VBA x32

Machine 2 (M2) configuration:
Intel Core i7-9750H CPU @ 2.60GHz, 16.00GB RAM, 64-bit Operating System
Excel version 2007 (Build 13029.20344 Click-to-run)
VBA x64

I've tested method:

Set Object = DeReferenceByVarType(m_fake.remoteVarType)


for ByRef and:

SetVariantType m_fake.reference, vbObject
Set Object = m_fake.reference
SetVariantType m_fake.reference, vbLongPtr


for PutMem2

inside a loop directly in the Public Property Get Object() As Object property using CTimer. CTimer seems to be consistent with the VBA Timer function for the longer runs (where the latter has enough resolution).

On Machine 1 I got:

which seems to be off by a factor of 10 from what the other answer showed for the ByRef approach and way off (much slower) for the PutMem2 approach.

On machine 2 I got:

Since that is not really helpful, I compared the ByRef approach between M1 and M2:

which seems to be consistent.

Considering that the msvbvm60.dll library is only present on some Windows machines and that the speed is quite different from machine to machine (looking at this answer and the mentioned answer), the ByRef approach seems to be the correct choice. Readability has been improved slightly by wrapping the calls into the DeReferenceByVarType function.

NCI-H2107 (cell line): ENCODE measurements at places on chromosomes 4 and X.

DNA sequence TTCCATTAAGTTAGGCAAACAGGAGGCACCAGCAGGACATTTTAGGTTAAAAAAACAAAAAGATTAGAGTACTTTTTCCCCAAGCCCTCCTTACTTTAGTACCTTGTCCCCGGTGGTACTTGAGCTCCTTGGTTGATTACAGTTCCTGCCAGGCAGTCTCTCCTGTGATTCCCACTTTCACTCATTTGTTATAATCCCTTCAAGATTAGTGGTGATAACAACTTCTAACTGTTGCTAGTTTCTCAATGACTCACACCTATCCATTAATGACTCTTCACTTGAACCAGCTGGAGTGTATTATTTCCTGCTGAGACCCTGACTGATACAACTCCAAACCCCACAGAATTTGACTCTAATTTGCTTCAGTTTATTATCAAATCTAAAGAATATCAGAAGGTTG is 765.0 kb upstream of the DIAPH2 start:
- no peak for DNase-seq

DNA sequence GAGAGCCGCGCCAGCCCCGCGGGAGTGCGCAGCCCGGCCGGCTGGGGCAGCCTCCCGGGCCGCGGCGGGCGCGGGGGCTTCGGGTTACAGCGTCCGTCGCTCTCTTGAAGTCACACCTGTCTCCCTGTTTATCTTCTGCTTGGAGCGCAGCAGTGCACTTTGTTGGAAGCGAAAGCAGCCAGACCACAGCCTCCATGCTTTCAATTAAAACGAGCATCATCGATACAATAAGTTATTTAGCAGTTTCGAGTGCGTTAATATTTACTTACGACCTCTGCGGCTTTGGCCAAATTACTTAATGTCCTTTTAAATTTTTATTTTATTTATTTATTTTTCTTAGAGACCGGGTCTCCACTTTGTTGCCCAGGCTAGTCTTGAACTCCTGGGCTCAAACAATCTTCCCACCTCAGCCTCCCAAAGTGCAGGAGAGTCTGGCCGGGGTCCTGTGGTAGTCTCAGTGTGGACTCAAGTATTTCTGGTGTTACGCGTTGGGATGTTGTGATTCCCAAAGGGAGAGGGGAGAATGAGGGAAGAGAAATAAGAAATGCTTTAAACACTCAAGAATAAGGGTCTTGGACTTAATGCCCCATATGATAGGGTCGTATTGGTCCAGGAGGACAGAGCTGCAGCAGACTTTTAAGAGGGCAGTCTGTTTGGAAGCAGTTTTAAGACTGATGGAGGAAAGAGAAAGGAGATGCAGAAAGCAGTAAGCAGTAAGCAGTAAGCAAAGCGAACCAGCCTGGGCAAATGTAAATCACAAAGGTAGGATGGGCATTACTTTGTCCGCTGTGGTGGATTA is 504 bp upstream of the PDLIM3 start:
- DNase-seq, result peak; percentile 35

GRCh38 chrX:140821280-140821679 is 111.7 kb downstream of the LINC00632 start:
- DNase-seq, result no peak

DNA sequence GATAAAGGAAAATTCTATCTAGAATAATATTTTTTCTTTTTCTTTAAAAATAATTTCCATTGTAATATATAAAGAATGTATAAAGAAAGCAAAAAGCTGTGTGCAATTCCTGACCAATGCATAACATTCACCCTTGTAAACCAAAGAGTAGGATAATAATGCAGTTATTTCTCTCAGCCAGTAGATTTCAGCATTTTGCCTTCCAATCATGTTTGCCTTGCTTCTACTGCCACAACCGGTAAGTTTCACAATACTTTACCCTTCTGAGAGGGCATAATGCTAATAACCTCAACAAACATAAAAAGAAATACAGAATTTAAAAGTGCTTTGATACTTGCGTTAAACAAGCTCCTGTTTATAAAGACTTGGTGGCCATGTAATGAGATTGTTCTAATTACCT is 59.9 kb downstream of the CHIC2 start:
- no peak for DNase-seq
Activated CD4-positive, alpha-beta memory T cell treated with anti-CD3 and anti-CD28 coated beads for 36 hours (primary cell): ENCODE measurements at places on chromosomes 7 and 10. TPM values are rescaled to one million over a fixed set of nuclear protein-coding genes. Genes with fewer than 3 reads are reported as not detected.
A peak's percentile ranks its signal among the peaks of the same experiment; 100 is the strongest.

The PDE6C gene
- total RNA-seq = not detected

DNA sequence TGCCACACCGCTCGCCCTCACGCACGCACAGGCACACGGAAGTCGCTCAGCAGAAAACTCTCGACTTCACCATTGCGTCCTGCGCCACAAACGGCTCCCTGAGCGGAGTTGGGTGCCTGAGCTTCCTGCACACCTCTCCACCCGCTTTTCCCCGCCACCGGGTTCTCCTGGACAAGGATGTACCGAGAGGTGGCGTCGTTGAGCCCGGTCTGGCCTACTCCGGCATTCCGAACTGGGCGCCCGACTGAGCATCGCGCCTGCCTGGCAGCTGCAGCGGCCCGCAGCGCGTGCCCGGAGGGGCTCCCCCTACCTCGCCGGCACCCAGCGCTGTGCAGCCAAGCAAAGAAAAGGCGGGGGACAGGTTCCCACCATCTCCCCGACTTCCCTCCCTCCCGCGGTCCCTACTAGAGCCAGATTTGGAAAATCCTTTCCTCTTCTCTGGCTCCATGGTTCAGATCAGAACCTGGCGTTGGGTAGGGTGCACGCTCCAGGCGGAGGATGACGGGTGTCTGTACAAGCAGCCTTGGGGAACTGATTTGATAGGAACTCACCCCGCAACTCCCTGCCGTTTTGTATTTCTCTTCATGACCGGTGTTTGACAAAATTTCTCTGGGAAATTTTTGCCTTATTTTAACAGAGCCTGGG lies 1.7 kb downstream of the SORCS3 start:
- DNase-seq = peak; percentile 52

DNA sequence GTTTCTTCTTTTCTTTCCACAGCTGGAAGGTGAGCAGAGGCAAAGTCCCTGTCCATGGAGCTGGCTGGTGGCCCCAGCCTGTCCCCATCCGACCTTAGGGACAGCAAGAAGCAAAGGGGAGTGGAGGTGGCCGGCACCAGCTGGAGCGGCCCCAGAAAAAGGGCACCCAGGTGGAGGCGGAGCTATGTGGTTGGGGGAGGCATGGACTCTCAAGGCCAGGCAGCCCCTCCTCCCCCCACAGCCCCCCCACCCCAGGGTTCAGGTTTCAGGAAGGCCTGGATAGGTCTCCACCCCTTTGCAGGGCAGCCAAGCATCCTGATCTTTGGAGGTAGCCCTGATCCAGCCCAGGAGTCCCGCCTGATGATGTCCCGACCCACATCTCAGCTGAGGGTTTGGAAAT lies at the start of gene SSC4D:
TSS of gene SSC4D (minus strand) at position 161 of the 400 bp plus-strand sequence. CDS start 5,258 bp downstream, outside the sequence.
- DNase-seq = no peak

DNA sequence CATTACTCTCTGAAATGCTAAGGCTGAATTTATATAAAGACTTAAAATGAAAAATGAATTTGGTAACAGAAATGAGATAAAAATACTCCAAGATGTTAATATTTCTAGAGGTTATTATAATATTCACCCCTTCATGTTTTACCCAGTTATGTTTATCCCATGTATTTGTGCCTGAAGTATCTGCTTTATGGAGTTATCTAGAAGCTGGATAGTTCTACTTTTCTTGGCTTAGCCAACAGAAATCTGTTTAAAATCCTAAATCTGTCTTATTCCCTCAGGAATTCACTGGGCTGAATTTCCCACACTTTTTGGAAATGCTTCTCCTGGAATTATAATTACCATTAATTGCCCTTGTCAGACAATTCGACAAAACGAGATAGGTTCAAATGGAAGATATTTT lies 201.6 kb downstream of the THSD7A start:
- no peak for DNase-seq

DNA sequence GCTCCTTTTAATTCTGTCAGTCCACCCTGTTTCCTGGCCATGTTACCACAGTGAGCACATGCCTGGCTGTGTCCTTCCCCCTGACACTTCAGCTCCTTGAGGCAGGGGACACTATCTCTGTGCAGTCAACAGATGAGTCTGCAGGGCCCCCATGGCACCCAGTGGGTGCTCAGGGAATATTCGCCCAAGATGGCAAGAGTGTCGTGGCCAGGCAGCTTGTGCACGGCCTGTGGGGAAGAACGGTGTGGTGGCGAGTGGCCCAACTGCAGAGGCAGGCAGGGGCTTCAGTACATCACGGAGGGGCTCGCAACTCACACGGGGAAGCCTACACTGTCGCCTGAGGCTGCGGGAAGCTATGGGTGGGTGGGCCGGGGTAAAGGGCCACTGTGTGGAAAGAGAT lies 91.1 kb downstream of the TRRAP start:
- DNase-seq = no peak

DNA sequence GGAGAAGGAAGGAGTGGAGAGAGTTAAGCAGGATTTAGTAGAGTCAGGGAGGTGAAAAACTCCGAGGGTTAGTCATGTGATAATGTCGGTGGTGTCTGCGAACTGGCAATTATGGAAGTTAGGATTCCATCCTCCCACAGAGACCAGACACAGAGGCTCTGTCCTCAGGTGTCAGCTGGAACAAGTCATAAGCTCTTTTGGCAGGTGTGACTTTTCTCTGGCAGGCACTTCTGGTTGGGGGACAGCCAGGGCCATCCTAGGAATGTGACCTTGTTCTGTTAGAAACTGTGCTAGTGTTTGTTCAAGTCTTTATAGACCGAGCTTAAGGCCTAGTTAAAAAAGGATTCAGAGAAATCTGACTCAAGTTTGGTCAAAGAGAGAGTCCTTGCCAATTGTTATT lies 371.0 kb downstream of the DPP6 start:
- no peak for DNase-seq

Misc 1

This should not be linked to the class instance, it should be defined with conditional compilation

#If Win64 Then
Const vbLongPtr As Long = vbLongLong
#Else
Const vbLongLong As Long = 20
Const vbLongPtr As Long = vbLong
#End If


True, with the added note that on Mac the vbLongLong is missing for x64:

#If Win64 Then
#If Mac Then
Const vbLongLong As Long = 20 'Apparently missing for x64 on Mac
#End If
Const vbLongPtr As Long = vbLongLong
#Else
Const vbLongPtr As Long = vbLong
#End If


Misc 2

ByVal VarPtr(blah) is like telling the function that the argument it is receiving "has a value equal to the pointer to blah" rather than "is the pointer to blah". No difference

Absolutely. I've only noticed this when reading the answer. It was a leftover from previous testing code where the assignment happened in the 9th byte of the code with:

CopyMemory ByVal VarPtr(m_fake.vTableByRef) + 8, m_fake.reference, 8 'Or 4 on x32


which obviously is just a mere:

m_fake.vTableByRef = m_fake.reference


It got propagated through copy-paste. Nice attention to detail by @Greedo

As stated in the question, the full code with explanation is under MIT license on GitHub at VBA-WeakReference.

Many thanks to @Greedo and @MathieuGuindon for their contribution!